Official reprint from UpToDate®
www.uptodate.com ©2017 UpToDate, Inc. and/or its affiliates. All Rights Reserved.

Medline ® Abstract for Reference 188

of 'Prognostic and predictive factors in early, nonmetastatic breast cancer'

Goserelin for ovarian protection during breast-cancer adjuvant chemotherapy.
Moore HC, Unger JM, Phillips KA, Boyle F, Hitre E, Porter D, Francis PA, Goldstein LJ, Gomez HL, Vallejos CS, Partridge AH, Dakhil SR, Garcia AA, Gralow J, Lombard JM, Forbes JF, Martino S, Barlow WE, Fabian CJ, Minasian L, Meyskens FL Jr, Gelber RD, Hortobagyi GN, Albain KS, POEMS/S0230 Investigators
N Engl J Med. 2015;372(10):923.
BACKGROUND: Ovarian failure is a common toxic effect of chemotherapy. Studies of the use of gonadotropin-releasing hormone (GnRH) agonists to protect ovarian function have shown mixed results and lack data on pregnancy outcomes.
METHODS: We randomly assigned 257 premenopausal women with operable hormone-receptor-negative breast cancer to receive standard chemotherapy with the GnRH agonist goserelin (goserelin group) or standard chemotherapy without goserelin (chemotherapy-alone group). The primary study end point was the rate of ovarian failure at 2 years, with ovarian failure defined as the absence of menses in the preceding 6 months and levels of follicle-stimulating hormone (FSH) in the postmenopausal range. Rates were compared with the use of conditional logistic regression. Secondary end points included pregnancy outcomes and disease-free and overall survival.
RESULTS: At baseline, 218 patients were eligible and could be evaluated. Among 135 with complete primary end-point data, the ovarian failure rate was 8% in the goserelin group and 22% in the chemotherapy-alone group (odds ratio, 0.30; 95% confidence interval [CI], 0.09 to 0.97; two-sided P=0.04). Owing to missing primary end-point data, sensitivity analyses were performed, and the results were consistent with the main findings. Missing data did not differ according to treatment group or according to the stratification factors of age and planned chemotherapy regimen. Among the 218 patients who could be evaluated, pregnancy occurred in more women in the goserelin group than in the chemotherapy-alone group (21% vs. 11%, P=0.03); women in the goserelin group also had improved disease-free survival (P=0.04) and overall survival (P=0.05).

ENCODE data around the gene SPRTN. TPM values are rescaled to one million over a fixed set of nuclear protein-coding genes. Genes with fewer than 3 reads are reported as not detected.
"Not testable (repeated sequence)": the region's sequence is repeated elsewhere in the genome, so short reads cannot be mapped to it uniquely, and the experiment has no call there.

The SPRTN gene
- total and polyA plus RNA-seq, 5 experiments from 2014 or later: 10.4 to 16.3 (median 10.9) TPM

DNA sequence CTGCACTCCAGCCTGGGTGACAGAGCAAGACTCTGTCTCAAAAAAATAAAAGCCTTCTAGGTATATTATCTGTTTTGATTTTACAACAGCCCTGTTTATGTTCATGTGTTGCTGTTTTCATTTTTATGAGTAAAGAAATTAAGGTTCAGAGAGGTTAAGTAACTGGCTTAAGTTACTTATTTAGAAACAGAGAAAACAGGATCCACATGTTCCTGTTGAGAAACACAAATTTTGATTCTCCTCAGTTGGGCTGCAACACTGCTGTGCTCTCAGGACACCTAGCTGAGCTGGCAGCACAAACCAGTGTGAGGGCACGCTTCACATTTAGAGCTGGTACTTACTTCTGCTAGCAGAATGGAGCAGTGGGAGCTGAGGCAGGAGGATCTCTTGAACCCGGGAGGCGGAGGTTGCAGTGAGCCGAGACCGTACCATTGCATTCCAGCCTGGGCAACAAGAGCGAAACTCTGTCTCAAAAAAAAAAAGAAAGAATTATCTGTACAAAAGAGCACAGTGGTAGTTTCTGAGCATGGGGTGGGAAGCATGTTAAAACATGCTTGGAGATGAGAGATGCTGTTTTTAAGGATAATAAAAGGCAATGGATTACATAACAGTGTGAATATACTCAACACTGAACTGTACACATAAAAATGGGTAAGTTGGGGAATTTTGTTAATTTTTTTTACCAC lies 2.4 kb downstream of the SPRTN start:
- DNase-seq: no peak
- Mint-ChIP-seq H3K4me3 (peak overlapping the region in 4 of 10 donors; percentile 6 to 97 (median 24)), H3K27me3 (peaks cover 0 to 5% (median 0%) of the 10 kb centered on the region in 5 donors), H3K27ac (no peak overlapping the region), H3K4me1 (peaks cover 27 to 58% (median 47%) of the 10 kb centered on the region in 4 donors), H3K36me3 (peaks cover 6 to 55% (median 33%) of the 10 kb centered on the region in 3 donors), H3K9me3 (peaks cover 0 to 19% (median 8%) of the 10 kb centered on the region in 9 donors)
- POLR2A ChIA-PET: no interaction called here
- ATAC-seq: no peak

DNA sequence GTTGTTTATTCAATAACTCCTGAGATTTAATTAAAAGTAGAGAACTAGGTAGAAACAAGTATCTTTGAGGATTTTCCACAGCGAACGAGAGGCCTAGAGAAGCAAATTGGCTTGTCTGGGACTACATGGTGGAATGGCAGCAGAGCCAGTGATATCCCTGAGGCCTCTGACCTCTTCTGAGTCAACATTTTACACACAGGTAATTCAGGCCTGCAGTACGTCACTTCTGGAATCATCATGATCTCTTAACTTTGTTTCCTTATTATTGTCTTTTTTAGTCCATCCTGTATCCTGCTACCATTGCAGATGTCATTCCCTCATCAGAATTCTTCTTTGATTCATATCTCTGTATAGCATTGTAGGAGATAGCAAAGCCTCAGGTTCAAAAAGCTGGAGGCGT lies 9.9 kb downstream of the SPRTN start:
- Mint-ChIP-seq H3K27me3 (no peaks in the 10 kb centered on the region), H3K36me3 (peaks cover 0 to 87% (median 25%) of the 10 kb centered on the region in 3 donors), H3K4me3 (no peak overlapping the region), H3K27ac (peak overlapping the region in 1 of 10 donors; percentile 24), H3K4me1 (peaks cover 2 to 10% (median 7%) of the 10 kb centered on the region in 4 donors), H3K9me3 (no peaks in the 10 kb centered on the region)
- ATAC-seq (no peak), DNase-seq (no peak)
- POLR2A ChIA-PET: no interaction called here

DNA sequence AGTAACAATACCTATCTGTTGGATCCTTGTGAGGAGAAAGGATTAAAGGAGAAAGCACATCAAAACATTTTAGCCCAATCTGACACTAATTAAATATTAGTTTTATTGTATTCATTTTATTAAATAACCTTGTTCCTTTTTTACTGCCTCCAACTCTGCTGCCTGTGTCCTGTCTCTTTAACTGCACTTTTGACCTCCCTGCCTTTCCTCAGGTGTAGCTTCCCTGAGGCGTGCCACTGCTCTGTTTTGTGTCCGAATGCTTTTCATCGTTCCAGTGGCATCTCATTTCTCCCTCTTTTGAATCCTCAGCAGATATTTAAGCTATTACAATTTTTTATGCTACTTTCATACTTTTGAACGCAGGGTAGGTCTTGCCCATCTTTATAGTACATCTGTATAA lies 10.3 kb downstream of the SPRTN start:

CONCLUSIONS: Although missing data weaken interpretation of the findings, administration of goserelin with chemotherapy appeared to protect against ovarian failure, reducing the risk of early menopause and improving prospects for fertility. (Funded by the National Cancer Institute and others; POEMS/S0230 ClinicalTrials.gov number, NCT00068601.).
From the Cleveland Clinic Foundation, Cleveland (H.C.F.M.); SWOG Cancer Research Group Statistical Center, Fred Hutchinson Cancer Research Center (J.M.U., W.E.B.), and Seattle Cancer Care Alliance and University of Washington (J.G.) - all in Seattle; Peter MacCallum Cancer Centre, University of Melbourne, Melbourne, VIC (K.-A.P., P.A.F.), Australia and New Zealand Breast Cancer Trials Group (ANZBCTG) (K.-A.P., P.A.F., J.F.F.), Calvary Mater Hospital, Newcastle, NSW (F.B., J.M.L., J.F.F.), and University of Sydney, Sydney (F.B.) - all in Australia; International Breast Cancer Study Group (IBCSG), Bern, Switzerland (K.-A.P., P.A.F.); National Institute of Oncology, Budapest, Hungary (E.H.); Auckland Regional Cancer and Blood Service, Auckland, New Zealand (D.P.); Fox Chase Cancer Center, Philadelphia (L.J.G.); Instituto de Enfermedades Neoplasicas (H.L.G.) and Oncosalud SAC (C.S.V.), Lima, Peru; Dana-Farber Cancer Institute (A.H.P., R.D.G.) and IBCSG Statistical Center (R.D.G.) - both in